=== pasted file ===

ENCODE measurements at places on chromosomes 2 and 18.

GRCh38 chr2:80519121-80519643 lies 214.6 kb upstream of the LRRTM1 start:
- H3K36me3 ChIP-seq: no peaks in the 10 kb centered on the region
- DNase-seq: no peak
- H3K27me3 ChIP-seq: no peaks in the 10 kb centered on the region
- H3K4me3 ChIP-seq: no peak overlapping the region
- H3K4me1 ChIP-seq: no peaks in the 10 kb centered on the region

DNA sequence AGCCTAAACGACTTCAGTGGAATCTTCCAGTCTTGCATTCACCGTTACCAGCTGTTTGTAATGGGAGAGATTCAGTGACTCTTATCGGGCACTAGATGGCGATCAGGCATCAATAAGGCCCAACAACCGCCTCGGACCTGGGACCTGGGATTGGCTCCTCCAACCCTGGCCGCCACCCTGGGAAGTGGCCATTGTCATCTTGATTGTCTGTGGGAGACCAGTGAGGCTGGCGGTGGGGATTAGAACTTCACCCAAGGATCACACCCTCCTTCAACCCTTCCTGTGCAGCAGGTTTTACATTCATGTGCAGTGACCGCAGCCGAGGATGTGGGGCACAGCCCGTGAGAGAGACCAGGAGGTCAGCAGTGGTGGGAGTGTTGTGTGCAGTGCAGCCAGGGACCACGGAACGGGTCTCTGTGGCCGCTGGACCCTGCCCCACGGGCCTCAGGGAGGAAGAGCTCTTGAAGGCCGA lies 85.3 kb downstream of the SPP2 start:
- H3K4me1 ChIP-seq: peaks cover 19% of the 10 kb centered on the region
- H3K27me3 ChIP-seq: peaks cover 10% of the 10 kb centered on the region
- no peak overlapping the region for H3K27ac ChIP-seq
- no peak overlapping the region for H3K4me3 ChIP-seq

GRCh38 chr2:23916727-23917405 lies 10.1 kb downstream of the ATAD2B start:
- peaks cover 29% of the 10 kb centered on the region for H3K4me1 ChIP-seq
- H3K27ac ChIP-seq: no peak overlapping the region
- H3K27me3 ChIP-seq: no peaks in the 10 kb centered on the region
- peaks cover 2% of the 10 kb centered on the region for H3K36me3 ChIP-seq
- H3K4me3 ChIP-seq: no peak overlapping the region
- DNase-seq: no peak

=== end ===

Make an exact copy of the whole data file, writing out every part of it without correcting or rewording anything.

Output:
ENCODE measurements at places on chromosomes 2 and 18.

GRCh38 chr2:80519121-80519643 lies 214.6 kb upstream of the LRRTM1 start:
- H3K36me3 ChIP-seq: no peaks in the 10 kb centered on the region
- DNase-seq: no peak
- H3K27me3 ChIP-seq: no peaks in the 10 kb centered on the region
- H3K4me3 ChIP-seq: no peak overlapping the region
- H3K4me1 ChIP-seq: no peaks in the 10 kb centered on the region

DNA sequence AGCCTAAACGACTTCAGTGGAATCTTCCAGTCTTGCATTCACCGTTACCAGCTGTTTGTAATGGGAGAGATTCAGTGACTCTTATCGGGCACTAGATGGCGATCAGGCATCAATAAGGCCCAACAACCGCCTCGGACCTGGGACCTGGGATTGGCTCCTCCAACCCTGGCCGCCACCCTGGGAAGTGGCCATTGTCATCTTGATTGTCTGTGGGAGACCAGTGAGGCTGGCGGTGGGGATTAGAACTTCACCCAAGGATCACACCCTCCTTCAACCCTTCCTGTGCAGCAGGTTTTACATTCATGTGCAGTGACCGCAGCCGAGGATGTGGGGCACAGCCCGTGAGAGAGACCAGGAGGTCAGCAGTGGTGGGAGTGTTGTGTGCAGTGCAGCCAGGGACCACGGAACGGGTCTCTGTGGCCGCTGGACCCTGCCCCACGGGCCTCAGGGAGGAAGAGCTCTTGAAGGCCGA lies 85.3 kb downstream of the SPP2 start:
- H3K4me1 ChIP-seq: peaks cover 19% of the 10 kb centered on the region
- H3K27me3 ChIP-seq: peaks cover 10% of the 10 kb centered on the region
- no peak overlapping the region for H3K27ac ChIP-seq
- no peak overlapping the region for H3K4me3 ChIP-seq

GRCh38 chr2:23916727-23917405 lies 10.1 kb downstream of the ATAD2B start:
- peaks cover 29% of the 10 kb centered on the region for H3K4me1 ChIP-seq
- H3K27ac ChIP-seq: no peak overlapping the region
- H3K27me3 ChIP-seq: no peaks in the 10 kb centered on the region
- peaks cover 2% of the 10 kb centered on the region for H3K36me3 ChIP-seq
- H3K4me3 ChIP-seq: no peak overlapping the region
- DNase-seq: no peak